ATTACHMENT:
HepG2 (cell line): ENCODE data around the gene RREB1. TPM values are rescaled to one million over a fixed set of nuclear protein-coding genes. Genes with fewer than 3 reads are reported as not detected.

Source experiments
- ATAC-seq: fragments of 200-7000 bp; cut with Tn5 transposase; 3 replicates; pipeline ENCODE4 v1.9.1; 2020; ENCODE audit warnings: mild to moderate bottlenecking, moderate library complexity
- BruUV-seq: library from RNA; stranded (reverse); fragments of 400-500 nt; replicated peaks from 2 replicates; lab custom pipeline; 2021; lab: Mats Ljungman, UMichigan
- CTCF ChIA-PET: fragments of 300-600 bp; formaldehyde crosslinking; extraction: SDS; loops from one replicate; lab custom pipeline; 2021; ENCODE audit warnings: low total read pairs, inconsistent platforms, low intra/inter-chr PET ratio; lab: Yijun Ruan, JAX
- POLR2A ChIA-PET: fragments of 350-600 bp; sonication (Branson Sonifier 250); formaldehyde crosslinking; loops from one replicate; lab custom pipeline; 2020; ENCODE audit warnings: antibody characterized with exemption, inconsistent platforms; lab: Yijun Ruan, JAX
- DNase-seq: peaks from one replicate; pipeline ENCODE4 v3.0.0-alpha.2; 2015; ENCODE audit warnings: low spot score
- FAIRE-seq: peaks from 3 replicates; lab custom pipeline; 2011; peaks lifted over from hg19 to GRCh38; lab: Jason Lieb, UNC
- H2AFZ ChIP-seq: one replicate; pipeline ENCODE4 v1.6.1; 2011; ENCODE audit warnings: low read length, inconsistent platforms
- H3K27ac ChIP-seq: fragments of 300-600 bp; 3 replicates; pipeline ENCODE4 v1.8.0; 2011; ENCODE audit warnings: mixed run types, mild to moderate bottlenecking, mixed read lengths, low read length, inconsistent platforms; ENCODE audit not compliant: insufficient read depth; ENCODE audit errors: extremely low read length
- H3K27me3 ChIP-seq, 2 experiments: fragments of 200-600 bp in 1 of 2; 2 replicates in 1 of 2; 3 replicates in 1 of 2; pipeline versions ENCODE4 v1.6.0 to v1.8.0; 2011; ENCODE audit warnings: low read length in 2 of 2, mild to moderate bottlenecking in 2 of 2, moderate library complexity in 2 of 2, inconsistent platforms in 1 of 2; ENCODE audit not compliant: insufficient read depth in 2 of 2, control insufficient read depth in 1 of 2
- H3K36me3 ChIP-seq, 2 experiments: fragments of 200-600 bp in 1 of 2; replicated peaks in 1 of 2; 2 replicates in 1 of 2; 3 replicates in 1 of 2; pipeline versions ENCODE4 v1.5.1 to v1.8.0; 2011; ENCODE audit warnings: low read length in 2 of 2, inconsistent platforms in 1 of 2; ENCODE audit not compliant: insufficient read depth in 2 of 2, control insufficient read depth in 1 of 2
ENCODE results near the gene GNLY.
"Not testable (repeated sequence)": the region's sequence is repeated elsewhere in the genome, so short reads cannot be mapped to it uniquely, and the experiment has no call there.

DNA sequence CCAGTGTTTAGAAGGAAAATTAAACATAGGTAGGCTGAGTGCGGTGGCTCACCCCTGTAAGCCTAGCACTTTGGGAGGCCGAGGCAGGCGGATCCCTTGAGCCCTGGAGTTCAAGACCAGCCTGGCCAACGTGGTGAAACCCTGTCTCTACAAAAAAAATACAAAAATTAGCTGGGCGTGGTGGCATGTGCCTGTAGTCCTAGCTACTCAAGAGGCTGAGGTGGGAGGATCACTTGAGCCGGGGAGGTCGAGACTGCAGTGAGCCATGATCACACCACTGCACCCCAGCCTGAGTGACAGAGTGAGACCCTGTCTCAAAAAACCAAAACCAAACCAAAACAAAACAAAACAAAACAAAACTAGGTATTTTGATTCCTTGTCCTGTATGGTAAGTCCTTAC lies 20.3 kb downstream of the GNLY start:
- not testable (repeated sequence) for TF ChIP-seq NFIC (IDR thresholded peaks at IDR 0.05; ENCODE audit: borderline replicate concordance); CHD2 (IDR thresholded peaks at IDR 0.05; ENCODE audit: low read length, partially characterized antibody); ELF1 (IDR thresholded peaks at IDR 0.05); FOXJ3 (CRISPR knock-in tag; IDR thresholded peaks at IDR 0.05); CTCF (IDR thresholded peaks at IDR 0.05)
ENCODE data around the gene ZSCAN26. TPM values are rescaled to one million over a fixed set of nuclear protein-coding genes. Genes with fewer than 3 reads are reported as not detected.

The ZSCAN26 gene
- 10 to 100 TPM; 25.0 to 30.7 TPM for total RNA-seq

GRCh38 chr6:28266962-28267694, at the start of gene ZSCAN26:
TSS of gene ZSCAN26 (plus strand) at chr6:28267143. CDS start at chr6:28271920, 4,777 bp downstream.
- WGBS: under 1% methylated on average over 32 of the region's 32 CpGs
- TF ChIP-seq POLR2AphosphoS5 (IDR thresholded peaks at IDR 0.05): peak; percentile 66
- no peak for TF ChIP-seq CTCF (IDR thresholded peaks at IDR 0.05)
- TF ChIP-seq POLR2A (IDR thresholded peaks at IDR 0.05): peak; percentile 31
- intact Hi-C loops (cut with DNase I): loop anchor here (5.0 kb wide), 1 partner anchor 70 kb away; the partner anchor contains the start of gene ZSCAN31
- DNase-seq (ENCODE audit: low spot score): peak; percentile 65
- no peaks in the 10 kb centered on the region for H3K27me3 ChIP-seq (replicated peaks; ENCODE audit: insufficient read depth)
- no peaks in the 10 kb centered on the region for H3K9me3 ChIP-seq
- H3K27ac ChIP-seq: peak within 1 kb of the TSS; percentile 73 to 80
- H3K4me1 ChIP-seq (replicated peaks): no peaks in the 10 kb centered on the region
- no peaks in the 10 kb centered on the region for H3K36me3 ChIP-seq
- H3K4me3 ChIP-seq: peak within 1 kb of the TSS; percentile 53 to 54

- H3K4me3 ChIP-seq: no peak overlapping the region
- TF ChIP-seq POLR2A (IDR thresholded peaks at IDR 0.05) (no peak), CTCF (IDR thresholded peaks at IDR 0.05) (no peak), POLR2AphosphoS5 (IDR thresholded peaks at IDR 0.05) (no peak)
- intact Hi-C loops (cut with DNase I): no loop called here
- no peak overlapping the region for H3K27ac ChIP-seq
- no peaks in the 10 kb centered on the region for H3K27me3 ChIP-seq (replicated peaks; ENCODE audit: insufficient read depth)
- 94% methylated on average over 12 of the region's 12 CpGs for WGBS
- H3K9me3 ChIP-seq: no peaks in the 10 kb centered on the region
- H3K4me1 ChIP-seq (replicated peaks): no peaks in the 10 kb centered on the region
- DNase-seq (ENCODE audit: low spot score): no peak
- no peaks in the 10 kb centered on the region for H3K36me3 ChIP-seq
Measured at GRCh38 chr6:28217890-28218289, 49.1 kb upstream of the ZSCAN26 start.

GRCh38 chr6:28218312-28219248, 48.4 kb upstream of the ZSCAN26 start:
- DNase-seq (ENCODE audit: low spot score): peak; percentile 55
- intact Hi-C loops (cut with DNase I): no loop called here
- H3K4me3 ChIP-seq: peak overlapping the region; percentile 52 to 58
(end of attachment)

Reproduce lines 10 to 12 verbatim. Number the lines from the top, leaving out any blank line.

- H3K27ac ChIP-seq: fragments of 300-600 bp; 3 replicates; pipeline ENCODE4 v1.8.0; 2011; ENCODE audit warnings: mixed run types, mild to moderate bottlenecking, mixed read lengths, low read length, inconsistent platforms; ENCODE audit not compliant: insufficient read depth; ENCODE audit errors: extremely low read length
- H3K27me3 ChIP-seq, 2 experiments: fragments of 200-600 bp in 1 of 2; 2 replicates in 1 of 2; 3 replicates in 1 of 2; pipeline versions ENCODE4 v1.6.0 to v1.8.0; 2011; ENCODE audit warnings: low read length in 2 of 2, mild to moderate bottlenecking in 2 of 2, moderate library complexity in 2 of 2, inconsistent platforms in 1 of 2; ENCODE audit not compliant: insufficient read depth in 2 of 2, control insufficient read depth in 1 of 2
- H3K36me3 ChIP-seq, 2 experiments: fragments of 200-600 bp in 1 of 2; replicated peaks in 1 of 2; 2 replicates in 1 of 2; 3 replicates in 1 of 2; pipeline versions ENCODE4 v1.5.1 to v1.8.0; 2011; ENCODE audit warnings: low read length in 2 of 2, inconsistent platforms in 1 of 2; ENCODE audit not compliant: insufficient read depth in 2 of 2, control insufficient read depth in 1 of 2